Although heat transfer and fluid flow models have provided significant insight about the welding processes and welded materials, currently they are not widely used, mainly because of two difficulties. First, the model predictions do not always agree with experiments because the values of energy absorption efficiency and other parameters cannot be prescribed from scientific principles. Second, the available models are unidirectional and cannot currently predict welding variables necessary to attain a target weld attribute. Here we provide a rigorous proof that the heat transfer and fluid flow models can be combined with an appropriate genetic algorithm (GA) to enhance reliability of computational results and achieve inverse modeling capability. The new capability enables systematic tailoring of weld attributes based on scientific principles. In particular, the GA-based optimization of arc efficiency, arc radius, effective thermal conductivity, and effective viscosity using a limited volume of experimental data led to superior weld geometry computations for a wide variety of welding conditions. Furthermore, the inverse model's ability to calculate multiple combinations of arc current, voltage, and welding speed needed to achieve a target weld geometry was developed and rigorously tested by welding experiments.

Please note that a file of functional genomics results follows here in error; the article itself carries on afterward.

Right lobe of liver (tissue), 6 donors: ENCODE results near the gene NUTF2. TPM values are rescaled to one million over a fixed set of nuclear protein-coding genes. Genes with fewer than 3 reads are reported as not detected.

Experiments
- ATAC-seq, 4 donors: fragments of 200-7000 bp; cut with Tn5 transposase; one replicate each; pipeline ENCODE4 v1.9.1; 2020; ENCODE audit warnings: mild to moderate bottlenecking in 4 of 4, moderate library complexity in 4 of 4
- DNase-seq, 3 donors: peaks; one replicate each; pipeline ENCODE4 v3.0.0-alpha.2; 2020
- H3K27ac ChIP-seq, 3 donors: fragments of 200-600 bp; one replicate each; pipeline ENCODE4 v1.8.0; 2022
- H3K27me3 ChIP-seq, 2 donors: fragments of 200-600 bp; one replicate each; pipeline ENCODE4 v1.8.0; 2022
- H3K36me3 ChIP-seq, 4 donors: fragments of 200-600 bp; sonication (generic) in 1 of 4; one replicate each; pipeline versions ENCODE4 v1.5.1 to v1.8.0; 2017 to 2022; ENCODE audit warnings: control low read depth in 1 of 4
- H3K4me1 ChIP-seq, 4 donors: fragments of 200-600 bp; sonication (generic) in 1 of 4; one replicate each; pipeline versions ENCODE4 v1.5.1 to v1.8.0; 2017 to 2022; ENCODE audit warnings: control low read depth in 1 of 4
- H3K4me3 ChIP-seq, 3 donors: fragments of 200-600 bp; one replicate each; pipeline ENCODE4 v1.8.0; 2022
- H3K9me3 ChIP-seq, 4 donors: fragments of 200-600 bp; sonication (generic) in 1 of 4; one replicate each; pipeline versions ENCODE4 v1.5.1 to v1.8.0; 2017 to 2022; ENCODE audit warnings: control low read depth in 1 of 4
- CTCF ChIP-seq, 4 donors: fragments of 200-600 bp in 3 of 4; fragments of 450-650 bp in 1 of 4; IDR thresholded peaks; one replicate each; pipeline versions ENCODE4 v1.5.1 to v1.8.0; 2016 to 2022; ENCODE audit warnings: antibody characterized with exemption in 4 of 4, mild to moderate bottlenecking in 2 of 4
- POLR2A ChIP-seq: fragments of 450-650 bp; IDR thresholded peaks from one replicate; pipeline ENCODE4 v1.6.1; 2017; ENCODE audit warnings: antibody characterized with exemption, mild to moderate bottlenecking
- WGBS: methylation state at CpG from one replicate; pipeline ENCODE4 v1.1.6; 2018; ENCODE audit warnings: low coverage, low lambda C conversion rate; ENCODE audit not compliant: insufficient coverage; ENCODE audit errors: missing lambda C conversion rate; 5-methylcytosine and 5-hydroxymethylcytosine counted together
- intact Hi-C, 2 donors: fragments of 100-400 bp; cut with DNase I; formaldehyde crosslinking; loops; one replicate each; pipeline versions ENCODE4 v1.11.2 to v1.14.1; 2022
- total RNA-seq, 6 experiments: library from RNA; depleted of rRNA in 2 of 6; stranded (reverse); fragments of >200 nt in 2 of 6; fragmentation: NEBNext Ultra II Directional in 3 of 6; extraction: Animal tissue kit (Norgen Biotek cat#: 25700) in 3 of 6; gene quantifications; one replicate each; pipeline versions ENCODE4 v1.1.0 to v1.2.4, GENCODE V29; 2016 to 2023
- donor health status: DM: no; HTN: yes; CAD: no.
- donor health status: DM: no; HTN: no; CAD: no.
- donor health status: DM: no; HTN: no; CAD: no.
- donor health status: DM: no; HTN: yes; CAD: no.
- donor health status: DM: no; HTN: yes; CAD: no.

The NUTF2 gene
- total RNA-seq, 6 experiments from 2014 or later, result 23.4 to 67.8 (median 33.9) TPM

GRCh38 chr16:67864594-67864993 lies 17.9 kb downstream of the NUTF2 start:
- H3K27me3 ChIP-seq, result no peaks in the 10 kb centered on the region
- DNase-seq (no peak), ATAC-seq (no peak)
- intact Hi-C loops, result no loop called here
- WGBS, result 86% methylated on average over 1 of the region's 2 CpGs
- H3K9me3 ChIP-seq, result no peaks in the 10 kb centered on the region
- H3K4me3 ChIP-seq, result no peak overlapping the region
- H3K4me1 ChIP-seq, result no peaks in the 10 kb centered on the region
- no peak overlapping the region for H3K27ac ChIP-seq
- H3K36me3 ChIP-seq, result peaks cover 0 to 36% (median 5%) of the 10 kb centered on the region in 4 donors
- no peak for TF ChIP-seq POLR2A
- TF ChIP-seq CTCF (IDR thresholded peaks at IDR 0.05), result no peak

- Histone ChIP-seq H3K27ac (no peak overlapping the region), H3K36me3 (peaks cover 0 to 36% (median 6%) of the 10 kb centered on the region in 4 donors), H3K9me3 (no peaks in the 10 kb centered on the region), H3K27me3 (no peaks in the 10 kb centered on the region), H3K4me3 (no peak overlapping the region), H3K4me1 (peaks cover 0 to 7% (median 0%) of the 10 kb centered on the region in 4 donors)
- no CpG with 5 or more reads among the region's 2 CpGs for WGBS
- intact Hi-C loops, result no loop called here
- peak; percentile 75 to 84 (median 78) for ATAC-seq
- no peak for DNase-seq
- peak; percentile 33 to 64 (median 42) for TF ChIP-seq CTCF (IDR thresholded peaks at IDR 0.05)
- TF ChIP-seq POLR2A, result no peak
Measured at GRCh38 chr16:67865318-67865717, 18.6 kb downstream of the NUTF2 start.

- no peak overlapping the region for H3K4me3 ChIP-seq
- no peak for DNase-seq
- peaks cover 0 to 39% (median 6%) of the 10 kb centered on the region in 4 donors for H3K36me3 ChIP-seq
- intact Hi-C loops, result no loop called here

All Science Journal Classification (ASJC) codes
- Materials Science(all)
- Mechanics of Materials
- Mechanical Engineering
- Industrial and Manufacturing Engineering